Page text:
News and Commentary
In an article in The Wall Street Journal, Kate Davidson and Andrew Restuccia covers Biden’s impending nomination of Graham Steele to be assistant Treasury secretary for financial institutions. The authors cover Steele’s progressive views and discuss what that may mean for the Biden Administration’s handling of financial regulation.
In an article for American Banker, Kate Berry covers the responses of nonbank lenders to a Ginnie Mae proposal to impose risk-based capital requirements for nonbanks.
In a blog post, John Cochrane comments on the growing desire by lawmakers and regulators to incorporate climate risks into US financial regulation. He argues that climate risks “have never come close to causing systemic financial crises.” He then argues that incorporating climate regulatory risks is more reasonable, but believes such risks are highly unlikely to be systemic. Likewise, he also is not concerned about systemic risks arising from the transition to a low-carbon energy world. Cochrane argues that “climate financial regulation is an answer in search of a question.”
In a column for VoxEU, Kathryn Judge and Anil Kashyap discuss how to resolve regulatory weaknesses in the US financial market that were revealed during the COVID-19 pandemic. Their primary solutions to these problems entail improvements to the Financial Stability Oversight Council’s mission and leadership.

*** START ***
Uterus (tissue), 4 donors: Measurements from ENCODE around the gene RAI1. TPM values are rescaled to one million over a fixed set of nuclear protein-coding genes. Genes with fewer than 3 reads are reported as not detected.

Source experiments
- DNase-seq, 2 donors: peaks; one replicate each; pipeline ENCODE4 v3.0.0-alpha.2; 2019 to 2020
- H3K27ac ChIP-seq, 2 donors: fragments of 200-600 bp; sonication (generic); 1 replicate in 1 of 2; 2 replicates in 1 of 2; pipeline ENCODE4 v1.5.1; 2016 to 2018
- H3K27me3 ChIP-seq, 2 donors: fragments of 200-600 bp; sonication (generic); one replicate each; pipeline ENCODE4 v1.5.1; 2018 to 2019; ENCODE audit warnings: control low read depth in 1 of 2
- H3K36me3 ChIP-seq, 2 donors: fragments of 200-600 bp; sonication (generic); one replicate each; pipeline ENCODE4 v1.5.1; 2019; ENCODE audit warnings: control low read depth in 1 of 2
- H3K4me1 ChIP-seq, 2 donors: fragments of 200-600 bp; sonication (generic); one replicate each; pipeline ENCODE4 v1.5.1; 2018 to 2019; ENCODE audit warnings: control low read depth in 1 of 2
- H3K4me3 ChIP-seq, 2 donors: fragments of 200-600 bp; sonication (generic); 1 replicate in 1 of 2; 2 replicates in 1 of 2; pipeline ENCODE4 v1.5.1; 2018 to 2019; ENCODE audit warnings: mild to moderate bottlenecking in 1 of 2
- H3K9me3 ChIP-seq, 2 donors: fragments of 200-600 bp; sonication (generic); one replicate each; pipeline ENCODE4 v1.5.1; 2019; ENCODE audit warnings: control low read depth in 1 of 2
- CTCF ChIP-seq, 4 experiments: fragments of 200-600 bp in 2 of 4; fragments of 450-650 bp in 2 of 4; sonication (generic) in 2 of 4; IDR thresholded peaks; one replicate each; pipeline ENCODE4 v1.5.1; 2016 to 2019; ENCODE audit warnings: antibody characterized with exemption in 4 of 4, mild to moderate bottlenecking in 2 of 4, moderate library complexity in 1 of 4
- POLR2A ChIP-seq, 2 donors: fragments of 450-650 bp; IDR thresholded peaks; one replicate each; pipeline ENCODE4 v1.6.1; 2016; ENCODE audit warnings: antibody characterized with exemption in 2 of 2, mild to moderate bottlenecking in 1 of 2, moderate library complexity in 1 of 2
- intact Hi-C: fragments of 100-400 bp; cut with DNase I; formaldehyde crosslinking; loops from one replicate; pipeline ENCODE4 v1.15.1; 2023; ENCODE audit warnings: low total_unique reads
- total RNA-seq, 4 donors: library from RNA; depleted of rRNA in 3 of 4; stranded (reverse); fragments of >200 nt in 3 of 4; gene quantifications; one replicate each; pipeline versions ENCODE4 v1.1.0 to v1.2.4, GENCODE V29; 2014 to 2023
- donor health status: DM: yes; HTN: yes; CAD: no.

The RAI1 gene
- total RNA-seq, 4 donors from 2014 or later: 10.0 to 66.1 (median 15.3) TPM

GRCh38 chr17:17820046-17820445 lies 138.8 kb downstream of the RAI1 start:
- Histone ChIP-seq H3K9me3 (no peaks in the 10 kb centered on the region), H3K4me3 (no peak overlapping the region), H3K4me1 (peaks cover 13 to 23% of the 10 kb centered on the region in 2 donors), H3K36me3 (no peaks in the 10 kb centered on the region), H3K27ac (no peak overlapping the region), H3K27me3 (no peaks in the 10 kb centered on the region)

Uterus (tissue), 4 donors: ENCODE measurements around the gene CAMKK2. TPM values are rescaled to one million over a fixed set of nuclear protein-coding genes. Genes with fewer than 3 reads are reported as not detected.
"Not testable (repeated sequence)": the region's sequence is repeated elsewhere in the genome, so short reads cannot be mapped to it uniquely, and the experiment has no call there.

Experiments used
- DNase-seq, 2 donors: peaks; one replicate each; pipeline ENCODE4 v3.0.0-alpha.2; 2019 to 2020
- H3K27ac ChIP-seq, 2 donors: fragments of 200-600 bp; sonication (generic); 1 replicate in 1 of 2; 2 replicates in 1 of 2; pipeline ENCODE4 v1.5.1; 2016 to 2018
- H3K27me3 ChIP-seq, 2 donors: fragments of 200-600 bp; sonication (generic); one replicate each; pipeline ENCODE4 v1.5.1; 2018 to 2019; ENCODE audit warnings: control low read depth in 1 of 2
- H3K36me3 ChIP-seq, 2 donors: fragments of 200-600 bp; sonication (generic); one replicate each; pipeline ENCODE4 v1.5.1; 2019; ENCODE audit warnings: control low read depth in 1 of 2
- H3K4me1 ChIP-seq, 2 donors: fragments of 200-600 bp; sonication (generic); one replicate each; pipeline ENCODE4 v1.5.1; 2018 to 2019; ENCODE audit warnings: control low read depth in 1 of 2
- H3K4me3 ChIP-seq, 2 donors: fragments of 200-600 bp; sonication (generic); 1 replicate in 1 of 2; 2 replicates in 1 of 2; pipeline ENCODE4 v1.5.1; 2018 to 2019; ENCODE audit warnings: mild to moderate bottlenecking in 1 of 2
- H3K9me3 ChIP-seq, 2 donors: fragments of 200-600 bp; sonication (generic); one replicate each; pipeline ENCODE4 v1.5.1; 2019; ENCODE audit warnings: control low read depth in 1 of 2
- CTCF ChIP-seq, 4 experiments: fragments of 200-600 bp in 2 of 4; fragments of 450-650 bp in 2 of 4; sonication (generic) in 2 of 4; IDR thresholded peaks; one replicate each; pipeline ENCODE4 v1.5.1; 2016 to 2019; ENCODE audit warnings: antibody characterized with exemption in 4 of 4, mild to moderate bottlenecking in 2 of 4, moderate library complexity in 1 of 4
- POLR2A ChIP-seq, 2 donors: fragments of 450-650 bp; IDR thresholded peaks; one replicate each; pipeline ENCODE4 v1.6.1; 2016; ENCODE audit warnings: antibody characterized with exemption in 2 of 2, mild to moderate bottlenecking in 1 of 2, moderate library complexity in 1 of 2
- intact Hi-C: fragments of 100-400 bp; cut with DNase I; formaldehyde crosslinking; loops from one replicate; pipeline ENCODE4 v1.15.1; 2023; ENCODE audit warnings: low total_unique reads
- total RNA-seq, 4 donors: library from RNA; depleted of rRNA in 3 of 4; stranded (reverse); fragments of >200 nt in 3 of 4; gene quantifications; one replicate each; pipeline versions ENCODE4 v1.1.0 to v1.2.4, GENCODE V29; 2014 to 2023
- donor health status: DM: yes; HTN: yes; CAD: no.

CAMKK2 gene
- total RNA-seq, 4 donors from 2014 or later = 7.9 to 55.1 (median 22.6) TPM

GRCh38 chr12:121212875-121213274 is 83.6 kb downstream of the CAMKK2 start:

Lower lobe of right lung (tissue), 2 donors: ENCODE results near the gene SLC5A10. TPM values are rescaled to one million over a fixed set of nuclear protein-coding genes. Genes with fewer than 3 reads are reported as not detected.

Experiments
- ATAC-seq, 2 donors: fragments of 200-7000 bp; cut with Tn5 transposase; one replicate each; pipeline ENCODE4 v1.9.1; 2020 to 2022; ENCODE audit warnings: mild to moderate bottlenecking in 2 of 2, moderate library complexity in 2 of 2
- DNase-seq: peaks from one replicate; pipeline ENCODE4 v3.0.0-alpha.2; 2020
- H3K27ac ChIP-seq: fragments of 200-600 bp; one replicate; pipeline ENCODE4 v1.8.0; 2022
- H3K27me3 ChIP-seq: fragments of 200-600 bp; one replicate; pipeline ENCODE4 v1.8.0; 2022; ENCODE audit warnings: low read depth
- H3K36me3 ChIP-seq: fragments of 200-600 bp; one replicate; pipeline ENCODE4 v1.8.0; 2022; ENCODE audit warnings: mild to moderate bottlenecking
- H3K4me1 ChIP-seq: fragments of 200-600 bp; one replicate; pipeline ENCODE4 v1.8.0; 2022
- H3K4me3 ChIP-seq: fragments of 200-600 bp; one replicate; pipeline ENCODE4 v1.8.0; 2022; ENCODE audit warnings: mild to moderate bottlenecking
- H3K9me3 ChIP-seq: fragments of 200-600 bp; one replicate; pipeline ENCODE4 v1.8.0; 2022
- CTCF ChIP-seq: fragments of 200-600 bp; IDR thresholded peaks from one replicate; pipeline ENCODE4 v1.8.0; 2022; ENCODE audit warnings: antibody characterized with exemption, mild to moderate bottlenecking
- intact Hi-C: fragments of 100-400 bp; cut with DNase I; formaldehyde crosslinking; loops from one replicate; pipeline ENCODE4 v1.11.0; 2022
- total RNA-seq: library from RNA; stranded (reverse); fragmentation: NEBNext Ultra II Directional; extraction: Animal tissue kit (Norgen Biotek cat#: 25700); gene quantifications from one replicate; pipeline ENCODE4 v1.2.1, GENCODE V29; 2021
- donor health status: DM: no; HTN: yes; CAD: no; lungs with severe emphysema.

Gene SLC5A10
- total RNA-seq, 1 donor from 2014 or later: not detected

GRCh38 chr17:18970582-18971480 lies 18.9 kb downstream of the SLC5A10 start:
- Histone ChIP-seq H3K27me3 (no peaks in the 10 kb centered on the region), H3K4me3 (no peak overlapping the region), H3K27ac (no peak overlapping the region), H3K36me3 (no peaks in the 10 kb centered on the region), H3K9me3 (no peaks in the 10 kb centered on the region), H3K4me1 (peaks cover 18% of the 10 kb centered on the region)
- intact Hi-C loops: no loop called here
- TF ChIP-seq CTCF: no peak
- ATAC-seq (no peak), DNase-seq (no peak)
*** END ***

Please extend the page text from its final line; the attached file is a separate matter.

In a column for VoxEU, Maurizio Trapanese argues for a new comprehensive framework to control systemic risk associated with non-bank financial intermediation. The primary elements of this framework includes determining the correct pricing of backstops, resolving the tradeoff between systemic risk and intermediation costs, mitigating the risk of runs on money market funds, resolving agency problems, and enhancing stress test tools.
In a new Fed research paper, Jose M. Berrospide, Arun Gupta, and Matthew P. Seay research how banks with regulatory capital buffers beyond the minimum capital requirements performed during the COVID-19 pandemic compared to “buffer-unconstrained” banks. Their research shows that the former were more likely to curb lending to creditworthy small and mid-sized enterprises, suggesting that capital buffers went unused.